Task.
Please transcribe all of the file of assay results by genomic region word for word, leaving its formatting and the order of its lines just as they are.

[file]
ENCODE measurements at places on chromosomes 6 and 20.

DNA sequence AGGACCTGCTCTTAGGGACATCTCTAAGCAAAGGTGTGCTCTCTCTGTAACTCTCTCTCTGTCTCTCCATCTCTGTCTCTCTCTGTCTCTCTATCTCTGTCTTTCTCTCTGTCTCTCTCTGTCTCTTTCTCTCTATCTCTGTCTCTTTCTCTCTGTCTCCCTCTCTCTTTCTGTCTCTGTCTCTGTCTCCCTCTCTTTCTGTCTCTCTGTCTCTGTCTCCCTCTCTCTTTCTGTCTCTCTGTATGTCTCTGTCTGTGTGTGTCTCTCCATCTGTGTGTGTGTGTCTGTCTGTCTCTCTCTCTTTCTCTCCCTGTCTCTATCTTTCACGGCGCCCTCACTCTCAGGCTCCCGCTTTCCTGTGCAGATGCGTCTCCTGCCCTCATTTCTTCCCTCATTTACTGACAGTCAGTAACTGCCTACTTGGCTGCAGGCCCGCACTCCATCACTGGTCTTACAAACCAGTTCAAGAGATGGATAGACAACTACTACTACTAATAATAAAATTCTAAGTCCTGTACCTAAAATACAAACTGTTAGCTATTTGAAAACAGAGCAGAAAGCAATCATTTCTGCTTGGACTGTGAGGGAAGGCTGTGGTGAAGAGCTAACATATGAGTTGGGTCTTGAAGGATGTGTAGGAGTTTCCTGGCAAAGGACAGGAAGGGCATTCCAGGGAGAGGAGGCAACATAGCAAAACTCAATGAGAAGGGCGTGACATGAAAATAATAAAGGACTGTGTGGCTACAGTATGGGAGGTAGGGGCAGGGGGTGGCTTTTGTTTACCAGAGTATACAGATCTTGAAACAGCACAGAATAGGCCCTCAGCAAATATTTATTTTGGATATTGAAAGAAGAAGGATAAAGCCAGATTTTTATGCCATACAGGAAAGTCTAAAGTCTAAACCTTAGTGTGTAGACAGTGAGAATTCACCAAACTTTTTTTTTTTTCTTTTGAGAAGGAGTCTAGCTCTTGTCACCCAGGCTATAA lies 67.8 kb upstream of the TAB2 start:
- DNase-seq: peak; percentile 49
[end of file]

ENCODE measurements at places on chromosomes 6 and 20.

DNA sequence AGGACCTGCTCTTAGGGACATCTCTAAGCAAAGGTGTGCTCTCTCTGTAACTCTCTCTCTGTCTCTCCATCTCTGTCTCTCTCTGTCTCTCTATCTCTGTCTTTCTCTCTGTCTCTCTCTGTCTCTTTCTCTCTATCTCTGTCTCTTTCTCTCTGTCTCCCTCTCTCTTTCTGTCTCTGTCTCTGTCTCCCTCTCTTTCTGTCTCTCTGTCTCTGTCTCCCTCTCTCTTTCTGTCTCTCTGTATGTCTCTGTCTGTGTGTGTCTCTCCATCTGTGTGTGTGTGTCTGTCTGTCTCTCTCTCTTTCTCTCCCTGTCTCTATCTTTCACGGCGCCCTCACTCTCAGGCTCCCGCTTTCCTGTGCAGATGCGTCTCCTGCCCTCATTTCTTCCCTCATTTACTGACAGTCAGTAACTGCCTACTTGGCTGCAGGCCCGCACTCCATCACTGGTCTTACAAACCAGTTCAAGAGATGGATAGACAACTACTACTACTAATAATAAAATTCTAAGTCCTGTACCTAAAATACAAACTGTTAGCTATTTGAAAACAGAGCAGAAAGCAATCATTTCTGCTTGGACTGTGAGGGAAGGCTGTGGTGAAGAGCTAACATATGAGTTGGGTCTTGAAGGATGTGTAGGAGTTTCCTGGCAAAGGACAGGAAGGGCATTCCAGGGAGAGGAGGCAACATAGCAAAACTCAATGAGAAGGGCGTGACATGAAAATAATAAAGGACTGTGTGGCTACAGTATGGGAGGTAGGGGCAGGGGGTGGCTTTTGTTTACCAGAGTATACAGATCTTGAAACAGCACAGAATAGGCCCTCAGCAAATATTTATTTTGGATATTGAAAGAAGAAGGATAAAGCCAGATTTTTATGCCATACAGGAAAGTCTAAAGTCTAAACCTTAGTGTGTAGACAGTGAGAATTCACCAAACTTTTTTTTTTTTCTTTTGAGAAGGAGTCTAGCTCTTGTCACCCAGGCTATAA lies 67.8 kb upstream of the TAB2 start:
- DNase-seq: peak; percentile 49